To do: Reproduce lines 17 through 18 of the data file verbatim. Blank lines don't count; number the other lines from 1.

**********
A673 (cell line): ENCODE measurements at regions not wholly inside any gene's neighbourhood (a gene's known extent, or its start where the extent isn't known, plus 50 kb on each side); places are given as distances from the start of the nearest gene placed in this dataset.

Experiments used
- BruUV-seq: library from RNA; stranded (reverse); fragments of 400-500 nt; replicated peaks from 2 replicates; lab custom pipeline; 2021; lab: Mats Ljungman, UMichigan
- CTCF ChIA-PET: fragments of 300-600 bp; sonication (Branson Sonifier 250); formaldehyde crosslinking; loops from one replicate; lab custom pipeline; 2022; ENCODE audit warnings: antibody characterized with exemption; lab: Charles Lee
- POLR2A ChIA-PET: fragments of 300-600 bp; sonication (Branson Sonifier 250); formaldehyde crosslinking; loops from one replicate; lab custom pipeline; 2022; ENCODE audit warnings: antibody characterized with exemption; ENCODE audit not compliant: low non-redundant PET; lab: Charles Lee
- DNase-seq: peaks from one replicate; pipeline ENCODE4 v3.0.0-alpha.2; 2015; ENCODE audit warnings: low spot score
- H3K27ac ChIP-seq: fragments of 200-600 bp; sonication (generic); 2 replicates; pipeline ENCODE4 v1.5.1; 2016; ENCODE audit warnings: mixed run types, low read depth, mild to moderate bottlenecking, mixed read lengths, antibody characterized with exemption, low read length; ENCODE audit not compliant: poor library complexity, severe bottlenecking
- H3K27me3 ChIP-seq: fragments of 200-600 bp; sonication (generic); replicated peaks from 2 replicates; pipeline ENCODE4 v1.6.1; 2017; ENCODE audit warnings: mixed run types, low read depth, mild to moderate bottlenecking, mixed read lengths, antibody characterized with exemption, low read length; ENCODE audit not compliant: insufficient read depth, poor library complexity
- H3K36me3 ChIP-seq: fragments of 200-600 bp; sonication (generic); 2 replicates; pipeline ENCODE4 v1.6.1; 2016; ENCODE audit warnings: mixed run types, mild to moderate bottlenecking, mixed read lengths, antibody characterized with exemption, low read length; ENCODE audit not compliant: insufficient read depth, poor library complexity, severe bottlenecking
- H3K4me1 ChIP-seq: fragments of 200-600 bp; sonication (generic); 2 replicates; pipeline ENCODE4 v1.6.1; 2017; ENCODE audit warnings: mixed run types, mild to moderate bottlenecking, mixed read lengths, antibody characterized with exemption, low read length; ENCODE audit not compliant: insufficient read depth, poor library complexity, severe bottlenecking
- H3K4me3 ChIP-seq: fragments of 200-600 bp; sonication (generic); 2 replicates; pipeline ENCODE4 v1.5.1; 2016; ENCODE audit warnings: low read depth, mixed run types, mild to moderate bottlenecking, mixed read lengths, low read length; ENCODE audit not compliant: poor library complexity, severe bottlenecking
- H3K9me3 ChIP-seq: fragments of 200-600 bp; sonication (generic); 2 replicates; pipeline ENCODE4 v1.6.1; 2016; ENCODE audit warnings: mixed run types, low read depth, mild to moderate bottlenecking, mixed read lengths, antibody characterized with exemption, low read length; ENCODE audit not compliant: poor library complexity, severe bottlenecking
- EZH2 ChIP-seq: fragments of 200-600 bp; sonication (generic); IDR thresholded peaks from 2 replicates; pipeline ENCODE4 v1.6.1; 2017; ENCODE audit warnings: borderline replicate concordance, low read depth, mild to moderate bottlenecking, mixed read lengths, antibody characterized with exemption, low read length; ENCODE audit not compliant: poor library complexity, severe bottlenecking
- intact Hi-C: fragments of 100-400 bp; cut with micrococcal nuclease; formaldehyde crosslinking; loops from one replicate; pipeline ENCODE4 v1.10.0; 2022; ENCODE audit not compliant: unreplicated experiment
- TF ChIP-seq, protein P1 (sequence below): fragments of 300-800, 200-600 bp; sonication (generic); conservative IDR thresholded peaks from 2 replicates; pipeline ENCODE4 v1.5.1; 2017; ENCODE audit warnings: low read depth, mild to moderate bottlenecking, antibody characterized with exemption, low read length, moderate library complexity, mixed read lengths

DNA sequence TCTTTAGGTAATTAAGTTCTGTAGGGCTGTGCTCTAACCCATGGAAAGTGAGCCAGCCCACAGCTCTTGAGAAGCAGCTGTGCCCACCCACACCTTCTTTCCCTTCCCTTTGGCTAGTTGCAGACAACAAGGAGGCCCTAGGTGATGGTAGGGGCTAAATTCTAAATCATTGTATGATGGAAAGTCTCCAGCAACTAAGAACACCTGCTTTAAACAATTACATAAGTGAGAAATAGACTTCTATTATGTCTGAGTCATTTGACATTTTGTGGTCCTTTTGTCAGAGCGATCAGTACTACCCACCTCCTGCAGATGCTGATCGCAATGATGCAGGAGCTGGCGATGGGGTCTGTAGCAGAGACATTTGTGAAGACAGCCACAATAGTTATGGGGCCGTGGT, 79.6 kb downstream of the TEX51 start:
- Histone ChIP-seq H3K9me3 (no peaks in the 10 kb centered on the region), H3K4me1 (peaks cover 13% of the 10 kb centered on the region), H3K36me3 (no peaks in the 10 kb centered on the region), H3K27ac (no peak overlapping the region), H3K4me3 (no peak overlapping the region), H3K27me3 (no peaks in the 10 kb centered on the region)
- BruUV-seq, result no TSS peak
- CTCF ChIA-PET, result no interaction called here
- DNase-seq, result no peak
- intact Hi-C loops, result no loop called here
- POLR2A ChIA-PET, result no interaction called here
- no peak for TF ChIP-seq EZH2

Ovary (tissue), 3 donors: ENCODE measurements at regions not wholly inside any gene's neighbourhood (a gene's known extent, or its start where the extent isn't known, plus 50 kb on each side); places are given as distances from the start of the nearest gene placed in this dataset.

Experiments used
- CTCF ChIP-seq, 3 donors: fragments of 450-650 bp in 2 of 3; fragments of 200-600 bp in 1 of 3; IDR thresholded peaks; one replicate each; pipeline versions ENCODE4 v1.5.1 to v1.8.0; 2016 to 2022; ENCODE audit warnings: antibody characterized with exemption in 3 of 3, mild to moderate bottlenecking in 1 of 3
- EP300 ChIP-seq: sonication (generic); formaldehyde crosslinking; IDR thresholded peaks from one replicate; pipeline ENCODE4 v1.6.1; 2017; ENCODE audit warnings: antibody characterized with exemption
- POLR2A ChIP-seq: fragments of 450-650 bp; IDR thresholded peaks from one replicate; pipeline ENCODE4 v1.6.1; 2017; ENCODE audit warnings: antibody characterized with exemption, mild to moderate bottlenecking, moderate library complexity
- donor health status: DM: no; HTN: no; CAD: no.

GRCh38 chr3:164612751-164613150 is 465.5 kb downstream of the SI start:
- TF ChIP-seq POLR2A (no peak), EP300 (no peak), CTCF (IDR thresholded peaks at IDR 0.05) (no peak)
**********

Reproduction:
- Histone ChIP-seq H3K9me3 (no peaks in the 10 kb centered on the region), H3K4me1 (peaks cover 13% of the 10 kb centered on the region), H3K36me3 (no peaks in the 10 kb centered on the region), H3K27ac (no peak overlapping the region), H3K4me3 (no peak overlapping the region), H3K27me3 (no peaks in the 10 kb centered on the region)
- BruUV-seq, result no TSS peak